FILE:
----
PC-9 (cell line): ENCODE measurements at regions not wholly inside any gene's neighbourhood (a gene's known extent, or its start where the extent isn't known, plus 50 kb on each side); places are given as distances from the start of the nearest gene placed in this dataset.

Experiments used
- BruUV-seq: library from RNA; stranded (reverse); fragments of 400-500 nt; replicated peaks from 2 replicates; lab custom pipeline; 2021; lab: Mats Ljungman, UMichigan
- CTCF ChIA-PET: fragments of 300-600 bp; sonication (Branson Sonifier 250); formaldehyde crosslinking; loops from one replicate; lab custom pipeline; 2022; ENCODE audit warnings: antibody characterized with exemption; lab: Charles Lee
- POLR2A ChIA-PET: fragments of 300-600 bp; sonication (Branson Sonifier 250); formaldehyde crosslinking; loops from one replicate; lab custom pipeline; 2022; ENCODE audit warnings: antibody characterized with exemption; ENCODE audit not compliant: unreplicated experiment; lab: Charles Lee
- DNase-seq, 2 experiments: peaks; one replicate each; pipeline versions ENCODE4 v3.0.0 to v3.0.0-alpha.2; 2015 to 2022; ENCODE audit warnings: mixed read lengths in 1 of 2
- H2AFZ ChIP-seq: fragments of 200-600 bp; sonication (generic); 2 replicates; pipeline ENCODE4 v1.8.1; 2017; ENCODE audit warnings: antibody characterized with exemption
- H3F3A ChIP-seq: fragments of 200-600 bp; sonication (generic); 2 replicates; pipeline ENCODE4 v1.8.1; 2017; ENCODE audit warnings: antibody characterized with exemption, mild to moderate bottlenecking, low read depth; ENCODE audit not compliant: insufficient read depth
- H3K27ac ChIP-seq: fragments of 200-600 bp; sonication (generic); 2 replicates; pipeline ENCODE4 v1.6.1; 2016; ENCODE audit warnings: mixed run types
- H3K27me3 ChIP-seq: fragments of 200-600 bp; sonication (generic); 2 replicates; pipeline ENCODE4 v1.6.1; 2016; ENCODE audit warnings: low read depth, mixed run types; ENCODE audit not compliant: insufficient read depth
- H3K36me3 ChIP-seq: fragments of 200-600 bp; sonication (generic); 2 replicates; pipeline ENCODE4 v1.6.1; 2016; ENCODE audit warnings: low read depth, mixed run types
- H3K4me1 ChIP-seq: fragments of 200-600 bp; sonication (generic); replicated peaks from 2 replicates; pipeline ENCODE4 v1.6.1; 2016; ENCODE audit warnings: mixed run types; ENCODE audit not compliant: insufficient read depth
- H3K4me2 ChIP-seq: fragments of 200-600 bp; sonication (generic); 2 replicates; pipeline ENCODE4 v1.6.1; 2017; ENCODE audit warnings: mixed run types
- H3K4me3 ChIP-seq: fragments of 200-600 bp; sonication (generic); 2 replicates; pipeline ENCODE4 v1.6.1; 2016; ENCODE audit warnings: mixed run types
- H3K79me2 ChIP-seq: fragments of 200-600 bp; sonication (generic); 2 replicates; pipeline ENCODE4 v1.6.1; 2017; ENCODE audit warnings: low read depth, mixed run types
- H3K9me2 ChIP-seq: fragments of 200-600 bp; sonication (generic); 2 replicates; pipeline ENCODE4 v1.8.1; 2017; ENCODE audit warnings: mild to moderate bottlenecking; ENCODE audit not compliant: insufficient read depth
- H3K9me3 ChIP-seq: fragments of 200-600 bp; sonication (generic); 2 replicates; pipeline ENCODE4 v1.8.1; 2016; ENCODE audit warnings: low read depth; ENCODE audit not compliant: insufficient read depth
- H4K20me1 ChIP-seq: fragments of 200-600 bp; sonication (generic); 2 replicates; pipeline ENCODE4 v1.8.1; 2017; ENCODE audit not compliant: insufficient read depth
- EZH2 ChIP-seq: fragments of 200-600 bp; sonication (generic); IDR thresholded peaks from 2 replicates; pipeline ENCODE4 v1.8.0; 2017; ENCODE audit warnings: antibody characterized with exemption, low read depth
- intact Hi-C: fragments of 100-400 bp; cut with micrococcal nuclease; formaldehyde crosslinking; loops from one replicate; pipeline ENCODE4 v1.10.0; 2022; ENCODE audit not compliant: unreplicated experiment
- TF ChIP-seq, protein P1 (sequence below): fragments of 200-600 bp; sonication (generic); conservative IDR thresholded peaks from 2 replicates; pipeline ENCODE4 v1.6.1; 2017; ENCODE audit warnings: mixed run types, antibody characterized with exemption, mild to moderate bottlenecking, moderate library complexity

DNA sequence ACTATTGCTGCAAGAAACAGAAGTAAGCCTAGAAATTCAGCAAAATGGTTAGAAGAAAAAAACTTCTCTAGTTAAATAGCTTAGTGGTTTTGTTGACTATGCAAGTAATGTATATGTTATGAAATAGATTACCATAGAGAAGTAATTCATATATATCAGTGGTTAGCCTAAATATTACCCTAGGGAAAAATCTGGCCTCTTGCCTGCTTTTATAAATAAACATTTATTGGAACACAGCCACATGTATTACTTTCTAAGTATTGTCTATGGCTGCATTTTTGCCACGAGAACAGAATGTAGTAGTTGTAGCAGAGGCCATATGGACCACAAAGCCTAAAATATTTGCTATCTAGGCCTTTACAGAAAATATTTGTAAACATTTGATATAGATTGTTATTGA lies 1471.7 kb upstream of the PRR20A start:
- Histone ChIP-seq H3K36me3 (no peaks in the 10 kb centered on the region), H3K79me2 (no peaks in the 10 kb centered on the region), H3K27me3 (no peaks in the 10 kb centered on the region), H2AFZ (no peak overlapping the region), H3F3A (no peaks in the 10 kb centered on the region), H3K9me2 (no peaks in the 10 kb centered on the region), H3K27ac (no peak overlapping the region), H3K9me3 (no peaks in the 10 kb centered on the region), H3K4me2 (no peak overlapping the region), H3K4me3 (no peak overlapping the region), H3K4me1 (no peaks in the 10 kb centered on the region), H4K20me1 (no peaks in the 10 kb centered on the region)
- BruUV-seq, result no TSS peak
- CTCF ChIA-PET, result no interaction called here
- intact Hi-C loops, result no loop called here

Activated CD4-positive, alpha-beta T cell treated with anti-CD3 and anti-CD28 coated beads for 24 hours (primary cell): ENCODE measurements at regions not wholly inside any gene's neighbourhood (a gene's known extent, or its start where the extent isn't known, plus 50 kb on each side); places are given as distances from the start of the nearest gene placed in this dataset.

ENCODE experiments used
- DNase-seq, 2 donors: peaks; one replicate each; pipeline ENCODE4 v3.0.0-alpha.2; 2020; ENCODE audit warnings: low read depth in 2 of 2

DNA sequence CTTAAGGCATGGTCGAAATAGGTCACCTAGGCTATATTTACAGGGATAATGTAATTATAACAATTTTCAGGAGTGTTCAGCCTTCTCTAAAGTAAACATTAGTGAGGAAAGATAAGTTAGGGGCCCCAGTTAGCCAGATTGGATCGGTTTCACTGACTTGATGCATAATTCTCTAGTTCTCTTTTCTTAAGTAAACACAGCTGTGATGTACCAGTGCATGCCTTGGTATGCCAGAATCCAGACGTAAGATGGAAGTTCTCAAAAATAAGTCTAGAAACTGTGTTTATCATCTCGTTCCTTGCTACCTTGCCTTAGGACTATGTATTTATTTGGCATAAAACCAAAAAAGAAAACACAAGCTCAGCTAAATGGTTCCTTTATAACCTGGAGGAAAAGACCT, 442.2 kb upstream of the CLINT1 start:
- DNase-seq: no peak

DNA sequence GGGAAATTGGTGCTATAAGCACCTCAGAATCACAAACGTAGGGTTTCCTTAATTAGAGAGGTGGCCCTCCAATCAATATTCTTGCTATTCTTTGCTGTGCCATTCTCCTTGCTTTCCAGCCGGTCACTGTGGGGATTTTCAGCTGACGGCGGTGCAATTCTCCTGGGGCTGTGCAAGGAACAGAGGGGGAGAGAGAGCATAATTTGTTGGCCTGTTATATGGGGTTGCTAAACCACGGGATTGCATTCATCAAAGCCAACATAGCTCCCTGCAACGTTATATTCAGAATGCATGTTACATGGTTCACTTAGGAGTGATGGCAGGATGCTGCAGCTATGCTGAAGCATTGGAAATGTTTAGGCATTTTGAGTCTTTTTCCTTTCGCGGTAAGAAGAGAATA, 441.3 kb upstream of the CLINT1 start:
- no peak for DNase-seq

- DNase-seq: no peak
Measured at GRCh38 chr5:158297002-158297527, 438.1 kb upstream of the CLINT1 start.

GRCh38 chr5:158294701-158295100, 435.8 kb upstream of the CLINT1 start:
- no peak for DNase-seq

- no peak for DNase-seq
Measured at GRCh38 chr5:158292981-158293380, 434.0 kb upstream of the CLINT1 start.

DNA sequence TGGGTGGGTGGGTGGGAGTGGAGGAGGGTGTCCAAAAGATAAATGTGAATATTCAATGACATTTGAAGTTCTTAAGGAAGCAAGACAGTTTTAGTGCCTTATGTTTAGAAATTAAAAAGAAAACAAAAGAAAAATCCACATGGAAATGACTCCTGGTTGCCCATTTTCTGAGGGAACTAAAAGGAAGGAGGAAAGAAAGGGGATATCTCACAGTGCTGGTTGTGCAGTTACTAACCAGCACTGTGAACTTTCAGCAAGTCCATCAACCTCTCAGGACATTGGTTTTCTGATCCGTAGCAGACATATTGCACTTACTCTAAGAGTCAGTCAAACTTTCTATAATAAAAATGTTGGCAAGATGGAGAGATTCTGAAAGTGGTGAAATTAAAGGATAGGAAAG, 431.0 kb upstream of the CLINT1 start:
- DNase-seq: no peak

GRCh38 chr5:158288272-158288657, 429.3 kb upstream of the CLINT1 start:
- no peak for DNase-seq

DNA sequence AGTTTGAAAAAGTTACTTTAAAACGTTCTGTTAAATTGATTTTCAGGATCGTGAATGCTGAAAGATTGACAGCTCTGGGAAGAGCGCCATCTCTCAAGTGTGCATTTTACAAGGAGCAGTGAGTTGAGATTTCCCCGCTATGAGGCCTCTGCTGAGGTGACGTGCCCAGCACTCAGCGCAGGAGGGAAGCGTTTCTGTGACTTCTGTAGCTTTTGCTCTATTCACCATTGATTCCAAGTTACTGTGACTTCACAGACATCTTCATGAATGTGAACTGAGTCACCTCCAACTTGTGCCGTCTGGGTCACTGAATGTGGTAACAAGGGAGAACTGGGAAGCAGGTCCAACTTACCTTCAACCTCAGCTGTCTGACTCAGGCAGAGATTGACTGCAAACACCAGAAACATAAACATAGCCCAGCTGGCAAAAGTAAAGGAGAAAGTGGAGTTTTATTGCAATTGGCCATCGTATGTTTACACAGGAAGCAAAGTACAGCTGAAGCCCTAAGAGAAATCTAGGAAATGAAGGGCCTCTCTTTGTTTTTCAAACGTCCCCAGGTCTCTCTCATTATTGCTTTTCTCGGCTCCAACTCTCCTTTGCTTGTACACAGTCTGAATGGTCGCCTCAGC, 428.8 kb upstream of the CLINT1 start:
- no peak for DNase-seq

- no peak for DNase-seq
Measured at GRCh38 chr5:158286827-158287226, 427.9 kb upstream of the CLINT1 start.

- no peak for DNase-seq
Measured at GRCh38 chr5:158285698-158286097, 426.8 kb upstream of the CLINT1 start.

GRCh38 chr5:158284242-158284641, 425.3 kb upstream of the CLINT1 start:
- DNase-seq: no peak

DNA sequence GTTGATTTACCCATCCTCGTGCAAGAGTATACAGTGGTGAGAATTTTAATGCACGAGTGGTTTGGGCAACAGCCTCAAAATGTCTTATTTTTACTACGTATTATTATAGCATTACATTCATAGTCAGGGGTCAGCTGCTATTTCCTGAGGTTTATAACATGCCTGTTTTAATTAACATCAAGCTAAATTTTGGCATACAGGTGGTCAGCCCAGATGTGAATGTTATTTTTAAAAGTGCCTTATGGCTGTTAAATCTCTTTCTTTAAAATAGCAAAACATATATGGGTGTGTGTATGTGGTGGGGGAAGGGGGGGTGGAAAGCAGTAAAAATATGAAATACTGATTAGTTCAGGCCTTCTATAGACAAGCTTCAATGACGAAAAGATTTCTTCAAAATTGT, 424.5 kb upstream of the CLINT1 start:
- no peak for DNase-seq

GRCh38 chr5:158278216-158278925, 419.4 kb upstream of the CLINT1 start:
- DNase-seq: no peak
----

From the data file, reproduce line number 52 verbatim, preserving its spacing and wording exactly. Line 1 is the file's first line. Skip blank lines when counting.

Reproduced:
DNA sequence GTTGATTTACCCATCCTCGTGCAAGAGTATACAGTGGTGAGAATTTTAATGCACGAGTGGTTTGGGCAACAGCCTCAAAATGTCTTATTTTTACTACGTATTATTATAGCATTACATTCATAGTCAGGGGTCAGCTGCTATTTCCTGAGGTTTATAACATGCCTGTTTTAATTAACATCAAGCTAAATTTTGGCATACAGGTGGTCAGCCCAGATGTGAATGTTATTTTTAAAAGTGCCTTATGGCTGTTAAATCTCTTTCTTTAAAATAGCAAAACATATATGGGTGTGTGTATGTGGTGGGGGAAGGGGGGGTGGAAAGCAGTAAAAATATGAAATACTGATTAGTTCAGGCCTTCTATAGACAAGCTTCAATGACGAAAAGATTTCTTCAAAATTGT, 424.5 kb upstream of the CLINT1 start: